A few species of stinging scorpions may be found in the northern hemisphere, but the majority of them are found in drier areas in the southern and southwestern United States.

The United States is home to between 75 and 90 species, with just four of them found east of the Mississippi River, according to some estimates. Only one of the approximately 90 domestic species has the potential to be detrimental to human health.



Informative notes about the subject

Several traits of scorpions are shared with their arachnid cousins, such as spiders, ticks, and mites, which are also poisonous. There are two types of mouthparts on these creatures: chelicerae and pedipalps, which are pincerlike and often lengthy. 


As previously stated, scorpions have a clearly segmented abdomen: the abdomens are divided into 12 segments, the final five of which form what is often referred to as the tail.



 An additional stinger is located at the end of their abdomen in the form of a bulb-shaped structure. Centruroides, Hadrurus, and Vaejovis are some of the genera that may be found in the southern United States.




It is the bark scorpion, which belongs to the genus Centruroides, that is the most hazardous scorpion species in North America (Centruroides sculpturatus). A little species with a body length ranging from 1 to 3 inches, this species may be found in the states of California, Arizona, Nevada, southern Utah, and New Mexico.



 Centruroides hentzi is a striped scorpion that may grow up to 1.8 inches in length. Apart from these two species, the genus Centruroides also comprises two more species from the Southeast: the slender brown scorpion (Centruroides gracilis) and the Guiana striped scorpion (Centruroides guianensis). Centurroides vittatus, often known as the striped scorpion, is one of the most commonly found scorpions in the United States, and it is especially prevalent in Texas.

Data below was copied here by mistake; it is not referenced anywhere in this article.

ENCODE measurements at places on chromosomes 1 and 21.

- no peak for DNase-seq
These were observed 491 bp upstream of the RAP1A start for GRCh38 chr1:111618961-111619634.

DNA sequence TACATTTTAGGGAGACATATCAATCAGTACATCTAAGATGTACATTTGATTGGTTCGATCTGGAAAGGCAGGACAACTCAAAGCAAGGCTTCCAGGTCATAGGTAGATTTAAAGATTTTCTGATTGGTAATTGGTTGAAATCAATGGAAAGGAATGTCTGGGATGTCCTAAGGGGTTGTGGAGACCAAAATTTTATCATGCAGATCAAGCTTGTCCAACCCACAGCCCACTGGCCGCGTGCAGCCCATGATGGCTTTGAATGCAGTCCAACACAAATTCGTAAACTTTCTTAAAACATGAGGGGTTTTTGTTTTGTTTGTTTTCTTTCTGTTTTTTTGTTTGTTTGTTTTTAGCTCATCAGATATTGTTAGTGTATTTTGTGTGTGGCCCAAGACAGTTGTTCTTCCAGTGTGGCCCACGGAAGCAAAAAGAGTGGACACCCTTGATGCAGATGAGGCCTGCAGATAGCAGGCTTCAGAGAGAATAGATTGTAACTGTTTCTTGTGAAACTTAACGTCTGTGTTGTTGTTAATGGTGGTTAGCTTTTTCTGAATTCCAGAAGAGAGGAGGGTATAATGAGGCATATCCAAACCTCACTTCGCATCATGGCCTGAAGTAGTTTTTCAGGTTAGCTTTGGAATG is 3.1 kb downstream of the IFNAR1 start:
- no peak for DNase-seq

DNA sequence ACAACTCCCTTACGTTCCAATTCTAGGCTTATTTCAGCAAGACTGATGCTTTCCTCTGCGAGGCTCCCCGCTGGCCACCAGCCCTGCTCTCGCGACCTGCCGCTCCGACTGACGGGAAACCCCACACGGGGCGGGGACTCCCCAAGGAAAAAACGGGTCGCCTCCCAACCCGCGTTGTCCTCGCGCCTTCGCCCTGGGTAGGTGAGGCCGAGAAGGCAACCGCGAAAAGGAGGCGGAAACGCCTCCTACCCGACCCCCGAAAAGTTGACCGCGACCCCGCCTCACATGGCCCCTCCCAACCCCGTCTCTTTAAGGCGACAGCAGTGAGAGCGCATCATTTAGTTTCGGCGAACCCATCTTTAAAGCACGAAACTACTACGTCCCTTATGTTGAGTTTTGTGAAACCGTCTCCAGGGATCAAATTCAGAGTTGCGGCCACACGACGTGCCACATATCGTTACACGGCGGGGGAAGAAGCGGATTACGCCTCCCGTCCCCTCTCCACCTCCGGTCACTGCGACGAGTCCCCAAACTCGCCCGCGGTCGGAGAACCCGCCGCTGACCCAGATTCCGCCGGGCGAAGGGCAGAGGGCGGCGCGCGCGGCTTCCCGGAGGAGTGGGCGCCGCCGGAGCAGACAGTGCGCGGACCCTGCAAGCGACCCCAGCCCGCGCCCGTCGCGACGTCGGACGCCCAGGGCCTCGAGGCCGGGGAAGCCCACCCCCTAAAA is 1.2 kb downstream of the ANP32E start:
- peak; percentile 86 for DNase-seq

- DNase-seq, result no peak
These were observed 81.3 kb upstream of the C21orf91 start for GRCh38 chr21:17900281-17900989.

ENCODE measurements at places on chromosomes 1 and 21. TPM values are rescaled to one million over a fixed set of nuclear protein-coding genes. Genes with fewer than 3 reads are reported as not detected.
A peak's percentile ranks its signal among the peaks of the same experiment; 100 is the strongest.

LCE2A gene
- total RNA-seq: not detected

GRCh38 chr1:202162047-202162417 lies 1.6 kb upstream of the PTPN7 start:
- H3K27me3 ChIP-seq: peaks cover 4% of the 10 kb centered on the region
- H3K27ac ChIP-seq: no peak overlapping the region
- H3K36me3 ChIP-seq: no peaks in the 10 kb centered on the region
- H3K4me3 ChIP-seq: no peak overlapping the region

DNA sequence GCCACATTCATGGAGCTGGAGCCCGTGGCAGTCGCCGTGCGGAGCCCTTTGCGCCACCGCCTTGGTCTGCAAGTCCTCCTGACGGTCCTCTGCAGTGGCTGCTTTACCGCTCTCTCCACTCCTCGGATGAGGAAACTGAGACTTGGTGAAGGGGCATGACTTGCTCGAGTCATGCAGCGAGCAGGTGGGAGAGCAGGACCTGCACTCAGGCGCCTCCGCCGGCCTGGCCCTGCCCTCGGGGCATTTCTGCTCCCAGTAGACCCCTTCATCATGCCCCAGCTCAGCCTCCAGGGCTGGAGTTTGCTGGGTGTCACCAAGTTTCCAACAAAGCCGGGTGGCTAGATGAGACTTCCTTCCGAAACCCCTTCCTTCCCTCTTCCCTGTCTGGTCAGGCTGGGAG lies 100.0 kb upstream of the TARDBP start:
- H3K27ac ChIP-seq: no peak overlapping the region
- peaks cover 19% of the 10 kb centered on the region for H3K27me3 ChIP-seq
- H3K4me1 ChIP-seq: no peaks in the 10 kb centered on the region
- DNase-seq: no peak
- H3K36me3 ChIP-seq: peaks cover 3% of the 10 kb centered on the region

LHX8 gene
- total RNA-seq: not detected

This rather big scorpion, with an average length of 2 3/8 inches, has a range that encompasses Texas, Arkansas, Louisiana, Mississippi, and Nebraska and Illinois, as well as parts of northern and eastern Mexico.





The Southern United States is also home to many species of the hairy scorpion genus Hadrurus. The desert hairy scorpion (Hadrurus arizonensis) may grow up to 5 inches in length, making it much bigger than the majority of other scorpions found in the United States of America. 



Hadrurus arizonensis has three subspecies that are found in the United States, each with its own distinctive appearance. In addition to Hadrurus spadix, there are many more species of Hadrurus to consider. These include the obscurus, pinteri, concolorous, and spadix.




It is believed that the Southern devil scorpion (Vejovis carolinianus) is the only species of devil scorpion that can be found in the state of Kentucky. The genus Vaejovis, also known as the devil or stripe-tailed scorpions, contains several species that can be found throughout the southern and western United States, including the Southern devil scorpion (Vejovis carolinianus). 



There are around 3,000 species in this genus in North America, which ranks third among all genera on the planet. Vaejovis confusus, Vaejovis puritanus, and Vaejovis spinigerus are among the other species found in the area, among others.